Pharmacist Bob Grisnick notices the stressed faces of his customers when they ask how much it will cost to buy their medicine.
So it pains him when, days later, he sees different customers throwing that same medicine away. These days, that happens a lot, the I-Team has found.
Grisnick’s pharmacy, Southrifty Drug in Southampton, is home to Operation Big Red Box, a program that disposes of unused medicine safely when customers bring it in. Grisnick and partner Thomas McAbee started Operation Big Red Box so that people with extra non-narcotic medicine could dispose of it safely rather than flush it into the water supply or leave it around the house.
But they never dreamed of the sheer quantity of wasted medicine local residents would bring in.
“We take back 1,200 pounds of drugs every time in little bottles,” said Grisnick ,of Operation Big Red Box, which disposes drugs for about a dozen pharmacies twice a year. “It’s thousands and thousands of dollars that are being incinerated.”
The National Community Pharmacist Association estimates that 200 million pounds of medicine are thrown away a year. Lots of that gets flushed down toilets and winds up in the water supply, experts say. Other unused medicines, both addictive and non-addictive, can be swallowed by children or by adults who get confused, experts say.
Community pharmacists lay the blame on the increased popularity of mail-order prescriptions. Those local pharmacists readily concede that mail-order has cut a huge hole in their revenue as more customers get their drugs in the mail.
But they also say mail order pharmacies often send prescriptions in 90-day supplies, and with automatic refills, so that even after a patient no longer needs a prescription, it keeps coming.
Joseph Burrascano, a doctor who is also one of Grisnick's customers, said he wound up with a lot of extra medicine when his prescription changed after he had already ordered a 90-day supply by mail.
He stopped by Grisnick's pharmacy to dispose of his extra pills.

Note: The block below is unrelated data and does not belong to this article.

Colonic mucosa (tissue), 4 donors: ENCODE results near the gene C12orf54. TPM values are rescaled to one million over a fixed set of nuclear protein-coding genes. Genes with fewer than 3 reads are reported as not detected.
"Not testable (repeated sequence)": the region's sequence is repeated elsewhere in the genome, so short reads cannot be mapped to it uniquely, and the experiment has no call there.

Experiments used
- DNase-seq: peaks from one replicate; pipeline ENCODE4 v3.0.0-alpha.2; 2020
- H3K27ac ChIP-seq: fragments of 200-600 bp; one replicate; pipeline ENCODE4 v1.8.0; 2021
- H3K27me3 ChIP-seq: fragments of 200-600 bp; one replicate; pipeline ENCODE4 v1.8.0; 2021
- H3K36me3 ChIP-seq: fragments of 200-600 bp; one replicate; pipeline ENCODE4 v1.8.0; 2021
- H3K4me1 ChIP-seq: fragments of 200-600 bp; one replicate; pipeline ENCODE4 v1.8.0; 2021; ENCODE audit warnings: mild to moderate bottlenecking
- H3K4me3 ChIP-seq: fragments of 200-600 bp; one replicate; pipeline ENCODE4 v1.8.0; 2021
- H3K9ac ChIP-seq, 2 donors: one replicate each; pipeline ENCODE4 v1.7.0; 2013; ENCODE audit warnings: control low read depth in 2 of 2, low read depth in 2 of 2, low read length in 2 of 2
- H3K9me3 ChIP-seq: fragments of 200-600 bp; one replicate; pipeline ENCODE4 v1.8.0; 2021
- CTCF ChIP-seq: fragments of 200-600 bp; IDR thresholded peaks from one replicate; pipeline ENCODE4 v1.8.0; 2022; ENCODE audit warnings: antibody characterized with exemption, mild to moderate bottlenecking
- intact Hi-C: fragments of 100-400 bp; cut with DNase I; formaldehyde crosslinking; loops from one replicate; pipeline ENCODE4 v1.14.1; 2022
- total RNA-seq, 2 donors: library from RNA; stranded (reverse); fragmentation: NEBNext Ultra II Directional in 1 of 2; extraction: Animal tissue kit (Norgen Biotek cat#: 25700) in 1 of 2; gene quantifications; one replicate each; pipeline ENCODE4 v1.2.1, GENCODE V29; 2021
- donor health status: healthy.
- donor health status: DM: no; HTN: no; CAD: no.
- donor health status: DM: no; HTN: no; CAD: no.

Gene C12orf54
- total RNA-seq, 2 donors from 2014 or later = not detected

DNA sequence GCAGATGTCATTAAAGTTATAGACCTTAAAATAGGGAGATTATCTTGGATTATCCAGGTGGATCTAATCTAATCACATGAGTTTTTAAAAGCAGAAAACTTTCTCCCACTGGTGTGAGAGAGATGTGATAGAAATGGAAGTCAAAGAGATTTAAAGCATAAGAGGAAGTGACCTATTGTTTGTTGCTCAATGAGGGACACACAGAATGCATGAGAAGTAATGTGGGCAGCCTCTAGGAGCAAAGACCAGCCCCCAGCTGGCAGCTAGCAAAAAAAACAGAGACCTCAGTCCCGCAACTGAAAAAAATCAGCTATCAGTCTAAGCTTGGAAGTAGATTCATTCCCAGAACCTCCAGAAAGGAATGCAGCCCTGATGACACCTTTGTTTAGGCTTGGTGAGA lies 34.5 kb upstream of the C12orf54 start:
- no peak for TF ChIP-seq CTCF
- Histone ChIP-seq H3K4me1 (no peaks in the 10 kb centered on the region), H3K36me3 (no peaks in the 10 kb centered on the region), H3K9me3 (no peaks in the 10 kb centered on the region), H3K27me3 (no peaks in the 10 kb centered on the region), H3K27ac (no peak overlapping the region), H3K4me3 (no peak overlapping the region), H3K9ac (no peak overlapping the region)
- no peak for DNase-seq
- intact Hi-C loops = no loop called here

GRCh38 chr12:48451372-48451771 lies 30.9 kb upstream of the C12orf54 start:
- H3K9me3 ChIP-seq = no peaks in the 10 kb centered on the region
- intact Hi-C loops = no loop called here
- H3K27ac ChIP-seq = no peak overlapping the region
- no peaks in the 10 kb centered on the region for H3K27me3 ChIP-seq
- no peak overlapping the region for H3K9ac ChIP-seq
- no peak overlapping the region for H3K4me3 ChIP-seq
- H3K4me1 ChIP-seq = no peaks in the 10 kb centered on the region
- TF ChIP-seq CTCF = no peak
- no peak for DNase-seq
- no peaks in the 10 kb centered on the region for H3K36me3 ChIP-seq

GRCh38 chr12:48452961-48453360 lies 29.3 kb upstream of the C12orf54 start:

“Those pills are probably $12 each, and that's 180 pills,” he said of the two bottles he dropped in the mailbox.
The Pharmaceutical Care Management Association, an industry group that represents mail-order drug programs, disputes that mail order is causing waste. They say most drugs are wasted when changes are made in the first few months of a new prescription. In those months, they say, most people still pick their medicine up from a brick-and-mortar drug store.
They also point out the convenience of having medicine shipped to directly to patients -- especially for elderly and very sick patients.
Ilene Corina, who runs the Long Island-based patient advocacy group PULSE of NY, said most people who wind up with excess drugs are not affected enough to lobby to change the system. She said people who can’t afford drugs might be more offended by wastefulness, but there has not been a great public outcry. Studies show that about one in four Americans report that they have either not filled a prescription or skipped a dose because they could not afford it
“We need some kind of uproar," Corina said. "Especially from the people who can’t afford the medications. And sadly the people who need the medications and can’t afford them are sick.”
New York Assemblyman John McDonald, an upstate Democrat who is a pharmacist, said there are things that can be done to prevent medicine from being wasted.
In New York, McDonald successfully sponsored a bill that requires pharmacies contact patients every 180 days to make sure they are still taking medicine being sent. He hopes other states will follow suit.
He said pharmacies that mail prescriptions should require a signature to make sure someone is receiving the drugs. And that when a patient is first prescribed a medicine, it should be a 30-day supply. The 90-day mail orders should come only once the patient and doctor know it is working.